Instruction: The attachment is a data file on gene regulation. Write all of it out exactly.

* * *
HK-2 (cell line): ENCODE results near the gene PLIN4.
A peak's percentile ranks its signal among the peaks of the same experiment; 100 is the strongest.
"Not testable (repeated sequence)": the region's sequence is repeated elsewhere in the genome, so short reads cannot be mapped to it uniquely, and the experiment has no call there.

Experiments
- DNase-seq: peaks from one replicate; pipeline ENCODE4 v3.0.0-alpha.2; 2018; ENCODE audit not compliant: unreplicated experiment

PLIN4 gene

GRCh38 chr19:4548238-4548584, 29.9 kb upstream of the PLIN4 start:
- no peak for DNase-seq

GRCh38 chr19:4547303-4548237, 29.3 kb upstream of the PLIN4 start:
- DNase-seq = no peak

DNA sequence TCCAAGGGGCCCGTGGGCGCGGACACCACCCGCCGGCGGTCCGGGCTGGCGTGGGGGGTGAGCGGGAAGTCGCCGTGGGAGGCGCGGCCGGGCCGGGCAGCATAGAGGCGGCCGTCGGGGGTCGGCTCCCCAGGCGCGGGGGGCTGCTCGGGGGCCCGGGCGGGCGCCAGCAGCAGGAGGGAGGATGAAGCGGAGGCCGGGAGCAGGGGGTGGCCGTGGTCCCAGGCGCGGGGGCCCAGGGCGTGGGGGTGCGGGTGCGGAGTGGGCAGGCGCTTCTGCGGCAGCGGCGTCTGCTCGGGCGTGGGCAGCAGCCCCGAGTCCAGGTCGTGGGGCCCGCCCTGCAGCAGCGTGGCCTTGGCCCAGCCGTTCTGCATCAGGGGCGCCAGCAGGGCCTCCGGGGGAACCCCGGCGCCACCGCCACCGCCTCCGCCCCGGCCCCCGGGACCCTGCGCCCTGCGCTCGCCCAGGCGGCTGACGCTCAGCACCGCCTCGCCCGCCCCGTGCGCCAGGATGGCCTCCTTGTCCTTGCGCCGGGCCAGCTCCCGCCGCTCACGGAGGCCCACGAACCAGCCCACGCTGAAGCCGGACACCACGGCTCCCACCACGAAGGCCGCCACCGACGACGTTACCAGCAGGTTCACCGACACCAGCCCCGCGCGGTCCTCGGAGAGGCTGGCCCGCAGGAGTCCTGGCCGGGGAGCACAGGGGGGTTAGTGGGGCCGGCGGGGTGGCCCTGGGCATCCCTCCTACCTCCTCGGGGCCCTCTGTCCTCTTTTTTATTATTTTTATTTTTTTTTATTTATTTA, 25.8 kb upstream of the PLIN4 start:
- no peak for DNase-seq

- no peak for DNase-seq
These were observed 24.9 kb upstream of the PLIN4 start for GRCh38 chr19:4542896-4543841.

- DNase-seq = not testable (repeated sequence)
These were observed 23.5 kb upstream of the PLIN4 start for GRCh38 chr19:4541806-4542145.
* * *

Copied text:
HK-2 (cell line): ENCODE results near the gene PLIN4.
A peak's percentile ranks its signal among the peaks of the same experiment; 100 is the strongest.
"Not testable (repeated sequence)": the region's sequence is repeated elsewhere in the genome, so short reads cannot be mapped to it uniquely, and the experiment has no call there.

Experiments
- DNase-seq: peaks from one replicate; pipeline ENCODE4 v3.0.0-alpha.2; 2018; ENCODE audit not compliant: unreplicated experiment

PLIN4 gene

GRCh38 chr19:4548238-4548584, 29.9 kb upstream of the PLIN4 start:
- no peak for DNase-seq

GRCh38 chr19:4547303-4548237, 29.3 kb upstream of the PLIN4 start:
- DNase-seq = no peak

DNA sequence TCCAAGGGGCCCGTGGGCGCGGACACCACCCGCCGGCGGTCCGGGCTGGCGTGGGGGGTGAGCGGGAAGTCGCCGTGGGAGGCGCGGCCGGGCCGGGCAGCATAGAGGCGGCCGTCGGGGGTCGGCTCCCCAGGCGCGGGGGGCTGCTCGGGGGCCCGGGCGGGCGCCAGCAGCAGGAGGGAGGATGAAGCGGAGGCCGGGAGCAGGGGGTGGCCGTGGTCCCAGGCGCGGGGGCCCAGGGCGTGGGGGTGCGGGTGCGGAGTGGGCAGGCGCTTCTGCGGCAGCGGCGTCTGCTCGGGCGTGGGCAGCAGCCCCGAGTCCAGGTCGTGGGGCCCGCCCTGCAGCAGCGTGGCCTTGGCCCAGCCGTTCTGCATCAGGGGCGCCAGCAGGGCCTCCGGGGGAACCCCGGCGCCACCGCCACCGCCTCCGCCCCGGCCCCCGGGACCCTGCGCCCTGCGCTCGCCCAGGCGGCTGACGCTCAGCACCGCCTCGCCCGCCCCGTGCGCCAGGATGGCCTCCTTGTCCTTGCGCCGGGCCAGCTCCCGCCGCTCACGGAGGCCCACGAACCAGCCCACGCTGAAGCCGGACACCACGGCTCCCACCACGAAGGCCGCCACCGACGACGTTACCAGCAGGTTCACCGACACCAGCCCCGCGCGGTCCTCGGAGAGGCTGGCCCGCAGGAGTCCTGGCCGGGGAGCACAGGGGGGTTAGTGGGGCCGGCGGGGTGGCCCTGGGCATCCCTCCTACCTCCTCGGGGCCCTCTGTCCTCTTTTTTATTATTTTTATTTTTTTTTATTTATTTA, 25.8 kb upstream of the PLIN4 start:
- no peak for DNase-seq

- no peak for DNase-seq
These were observed 24.9 kb upstream of the PLIN4 start for GRCh38 chr19:4542896-4543841.

- DNase-seq = not testable (repeated sequence)
These were observed 23.5 kb upstream of the PLIN4 start for GRCh38 chr19:4541806-4542145.